In many cases, I feel that’s the best solution for the home aquarist as well, both for the seahorses and their keepers, for the very reasons outlined above.
Some hobbyists have a friend or neighbor or know a fish guy from the local pet shop who are interested in rearing, and allow them to take home their seahorse fry and raise them. Some hobbyists even ship the fry to breeders elsewhere who are set up for rearing. Those are other possibilities the overburdened home hobbyist can explore.
Allowing the seahorses to breed freely leaves the door open for aquarist to try his hand at rearing someday when he’s better prepared and equal to the task. Once the hobbyist gains a little more experience and confidence keeping seahorses, there will likely come a time when the aquarist feels he’s ready for the challenge of rearing. Sooner or later, most seahorse keepers decide to try their hand at rearing. This way, when that day arrives, a breeding pair of ponies will already be at hand, ready to give their owner plenty of fry to raise. <Close quote>
So I would be inclined to order pairs, and if they promptly produce young that you are not prepared to raise, feel free to disperse the newborns to other aquarists who may be interested up until the fry are a month old. Otherwise, you can always keep a group of decorative shrimp (fire shrimp, peppermint shrimp, Scarlet cleaner shrimp, etc.) with your seahorses and allow them to intervene the natural way. As heartless as that seems, it is a natural process and a very common occurrence in both freshwater and marine aquaria. For instance, it’s not really any different than when a guppy or black mollie gives birth in a community tank, and the angelfish or adult mollies and swordtails scarf up the newborns as fast as they are delivered. For that matter, it’s not much different than when the hermaphroditic peppermint shrimp or cleaner shrimp release their larvae and the seahorses happily feast on the larval shrimp. And I firmly believe it is healthier to keep the seahorses in pairs and allow them to mate and breed rather than segregating the sexes, so you certainly have nothing to feel guilty about, sir.
On the other hand, no one here is going to fault you at all if you want to set up your new aquarium with nothing but female (or male) seahorses.
3. Can i house 2 seahorses in a 10 gallon aquarium?
That depends on the type of seahorses. For example, a 10 gallon aquarium is large enough to support an entire colony of dwarf seahorses (H. zosterae) and all of their offspring, and that is certainly the species that is best suited for such a small tank. But a 10-gallon tank is way too cramped for any of the large seahorses, such as Mustangs and Sunbursts (H. erectus). They would be unable to mate successfully in such a shallow aquarium and the lack of water depth would leave them vulnerable to problems with gas bubble syndrome.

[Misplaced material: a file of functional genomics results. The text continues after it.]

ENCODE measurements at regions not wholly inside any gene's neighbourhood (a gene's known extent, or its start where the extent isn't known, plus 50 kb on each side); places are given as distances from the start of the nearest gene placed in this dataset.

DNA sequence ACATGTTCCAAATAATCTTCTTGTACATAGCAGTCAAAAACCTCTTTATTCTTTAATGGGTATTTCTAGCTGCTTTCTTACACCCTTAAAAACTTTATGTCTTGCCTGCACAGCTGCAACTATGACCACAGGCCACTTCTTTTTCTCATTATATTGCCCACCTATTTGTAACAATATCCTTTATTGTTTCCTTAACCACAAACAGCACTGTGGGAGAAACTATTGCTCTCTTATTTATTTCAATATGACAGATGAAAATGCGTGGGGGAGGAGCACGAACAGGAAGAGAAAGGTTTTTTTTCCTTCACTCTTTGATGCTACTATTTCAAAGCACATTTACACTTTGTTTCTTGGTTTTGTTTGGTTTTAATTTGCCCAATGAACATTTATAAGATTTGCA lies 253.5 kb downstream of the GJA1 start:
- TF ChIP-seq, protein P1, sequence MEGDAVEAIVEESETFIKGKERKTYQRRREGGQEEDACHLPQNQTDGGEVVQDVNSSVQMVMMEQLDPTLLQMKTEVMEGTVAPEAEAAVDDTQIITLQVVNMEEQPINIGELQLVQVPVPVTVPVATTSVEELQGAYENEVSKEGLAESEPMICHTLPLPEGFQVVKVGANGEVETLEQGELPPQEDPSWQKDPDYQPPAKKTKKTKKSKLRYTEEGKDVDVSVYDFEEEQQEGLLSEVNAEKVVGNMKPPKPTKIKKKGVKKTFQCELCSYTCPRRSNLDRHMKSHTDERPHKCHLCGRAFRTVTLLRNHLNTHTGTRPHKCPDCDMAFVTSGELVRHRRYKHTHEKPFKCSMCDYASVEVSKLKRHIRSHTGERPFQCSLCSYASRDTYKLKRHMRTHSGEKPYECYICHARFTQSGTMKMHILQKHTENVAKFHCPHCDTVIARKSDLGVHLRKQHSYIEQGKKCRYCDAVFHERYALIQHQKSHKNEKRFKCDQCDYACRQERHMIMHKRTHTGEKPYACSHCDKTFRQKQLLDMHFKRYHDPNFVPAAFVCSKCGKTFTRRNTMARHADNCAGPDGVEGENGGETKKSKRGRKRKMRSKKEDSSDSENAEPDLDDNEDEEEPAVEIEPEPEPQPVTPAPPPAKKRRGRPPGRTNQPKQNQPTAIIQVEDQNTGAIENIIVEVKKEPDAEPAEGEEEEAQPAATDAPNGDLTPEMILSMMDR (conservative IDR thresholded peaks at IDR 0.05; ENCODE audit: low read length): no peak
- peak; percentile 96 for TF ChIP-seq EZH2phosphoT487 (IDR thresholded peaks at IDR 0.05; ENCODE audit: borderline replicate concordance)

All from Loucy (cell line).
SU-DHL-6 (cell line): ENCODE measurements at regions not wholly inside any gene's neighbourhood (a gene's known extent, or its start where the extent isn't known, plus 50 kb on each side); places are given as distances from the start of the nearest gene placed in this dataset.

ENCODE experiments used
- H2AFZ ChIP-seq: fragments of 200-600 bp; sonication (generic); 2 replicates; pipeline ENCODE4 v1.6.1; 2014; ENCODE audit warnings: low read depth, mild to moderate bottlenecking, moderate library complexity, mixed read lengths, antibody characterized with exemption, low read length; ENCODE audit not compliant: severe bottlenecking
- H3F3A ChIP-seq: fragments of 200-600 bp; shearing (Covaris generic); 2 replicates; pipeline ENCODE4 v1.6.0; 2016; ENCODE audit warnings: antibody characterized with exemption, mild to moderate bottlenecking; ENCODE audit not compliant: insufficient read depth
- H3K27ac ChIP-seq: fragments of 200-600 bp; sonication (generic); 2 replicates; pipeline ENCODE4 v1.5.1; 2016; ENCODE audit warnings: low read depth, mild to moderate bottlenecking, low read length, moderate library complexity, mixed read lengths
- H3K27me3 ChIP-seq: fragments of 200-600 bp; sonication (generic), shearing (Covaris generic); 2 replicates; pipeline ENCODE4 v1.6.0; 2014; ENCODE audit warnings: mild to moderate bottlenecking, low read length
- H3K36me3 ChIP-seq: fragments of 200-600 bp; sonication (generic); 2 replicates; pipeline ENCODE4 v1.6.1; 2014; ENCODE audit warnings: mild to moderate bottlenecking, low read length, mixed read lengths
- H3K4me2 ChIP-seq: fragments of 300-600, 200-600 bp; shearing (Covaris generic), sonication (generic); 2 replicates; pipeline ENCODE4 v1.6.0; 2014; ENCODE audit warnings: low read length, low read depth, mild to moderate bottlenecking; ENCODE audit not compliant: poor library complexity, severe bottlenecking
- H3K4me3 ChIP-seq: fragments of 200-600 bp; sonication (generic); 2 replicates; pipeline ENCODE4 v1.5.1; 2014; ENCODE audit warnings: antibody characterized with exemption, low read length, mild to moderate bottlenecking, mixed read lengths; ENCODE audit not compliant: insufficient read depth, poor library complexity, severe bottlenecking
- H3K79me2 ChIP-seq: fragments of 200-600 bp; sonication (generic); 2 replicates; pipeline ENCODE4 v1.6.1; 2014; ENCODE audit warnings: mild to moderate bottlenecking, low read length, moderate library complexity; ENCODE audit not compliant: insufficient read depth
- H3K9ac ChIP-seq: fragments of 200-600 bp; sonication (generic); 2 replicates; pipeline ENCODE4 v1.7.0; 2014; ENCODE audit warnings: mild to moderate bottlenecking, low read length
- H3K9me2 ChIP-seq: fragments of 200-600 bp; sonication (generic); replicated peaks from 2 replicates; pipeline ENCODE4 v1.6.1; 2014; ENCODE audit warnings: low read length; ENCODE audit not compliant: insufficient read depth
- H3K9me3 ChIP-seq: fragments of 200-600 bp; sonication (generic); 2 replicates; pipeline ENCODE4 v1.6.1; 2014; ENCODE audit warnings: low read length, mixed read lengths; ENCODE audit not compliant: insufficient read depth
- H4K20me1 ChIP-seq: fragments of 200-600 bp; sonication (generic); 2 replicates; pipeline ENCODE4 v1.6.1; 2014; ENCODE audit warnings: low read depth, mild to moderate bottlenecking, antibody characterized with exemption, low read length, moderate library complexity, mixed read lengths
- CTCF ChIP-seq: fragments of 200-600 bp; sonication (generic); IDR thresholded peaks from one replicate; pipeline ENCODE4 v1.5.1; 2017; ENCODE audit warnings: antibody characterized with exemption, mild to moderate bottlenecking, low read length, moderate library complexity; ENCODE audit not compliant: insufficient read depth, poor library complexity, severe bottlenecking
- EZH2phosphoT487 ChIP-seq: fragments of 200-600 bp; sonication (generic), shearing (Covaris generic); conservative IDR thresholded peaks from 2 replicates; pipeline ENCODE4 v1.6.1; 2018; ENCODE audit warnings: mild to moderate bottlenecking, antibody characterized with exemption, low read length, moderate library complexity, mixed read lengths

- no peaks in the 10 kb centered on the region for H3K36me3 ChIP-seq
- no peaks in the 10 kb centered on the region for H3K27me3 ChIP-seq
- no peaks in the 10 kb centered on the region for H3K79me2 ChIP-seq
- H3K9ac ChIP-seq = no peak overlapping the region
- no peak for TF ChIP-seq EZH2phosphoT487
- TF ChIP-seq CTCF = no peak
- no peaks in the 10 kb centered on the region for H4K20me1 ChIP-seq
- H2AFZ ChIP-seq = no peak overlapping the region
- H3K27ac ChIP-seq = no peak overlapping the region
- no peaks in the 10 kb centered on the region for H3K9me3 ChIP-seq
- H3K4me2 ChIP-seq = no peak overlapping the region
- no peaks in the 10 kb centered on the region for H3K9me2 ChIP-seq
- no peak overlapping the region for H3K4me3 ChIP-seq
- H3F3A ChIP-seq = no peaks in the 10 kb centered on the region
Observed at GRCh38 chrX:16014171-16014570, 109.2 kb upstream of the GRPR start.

Aside from the dwarfs, which are ideally suited for small aquaria, you’re only other option would be to consider a single pair of the smaller Shetland pony class of seahorses instead. The "Shetland pony" category include Zulu-lulus or Cape Seahorses (Hippocampus capensis), which are temperate seahorses that require an aquarium chiller to maintain suitable temperatures, or the Black Seapony (H. fuscus), which is a tropical species that would do well at standard aquarium temperatures.
Both these species are small enough to try in 10-gallon aquarium, and like the dwarf seahorses, they are both considered among the easiest of all seahorses to breed and raise. Please contact me off list ([email protected]) and let me know if you would be interested in keeping either of these species, and I will be happy to send you a species summary that explains everything you need to know about them in considerable detail. Or you could search for more information regarding the dwarfs, the Zulu-lulus, or the H. fuscus on this forum and find a great deal of additional information about them right here.
Also, Sunnyday, since you are new to seahorse keeping and marine aquariums, there are a couple of books that I recommend for all inexperienced marine aquarists that you should study as soon as possible. An excellent place to start would be to read the book "The New Marine Aquarium" by Michael Paletta. Next I would suggest you follow that up by perusing "The Conscientious Marine Aquarist: A Commonsense Handbook for Successful Saltwater Hobbyists" by Bob Fenner. Those are both outstanding books for a beginner that will give you an excellent grasp of the basic things you need to know to maintain a marine aquarium.
After you’ve had a chance to digest The New Marine Aquarium and The Conscientious Marine Aquarist, and have a better understanding of the basic principles involved in keeping a saltwater aquarium, you should next study a good guide book devoted for seahorses. I would say the most useful of these for your needs is "How to Care for your Seahorses in the Marine Aquarium — A Stable Environment For your Seahorse Stable" by Tracy Warland. All of the books I have mentioned should be available from your local library or can be purchased from any of the major booksellers.
Best of luck finding the perfect ponies for your 10-gallon seahorse setup, Sunnyday!
Post edited by: Pete Giwojna, at: 2008/09/18 02:58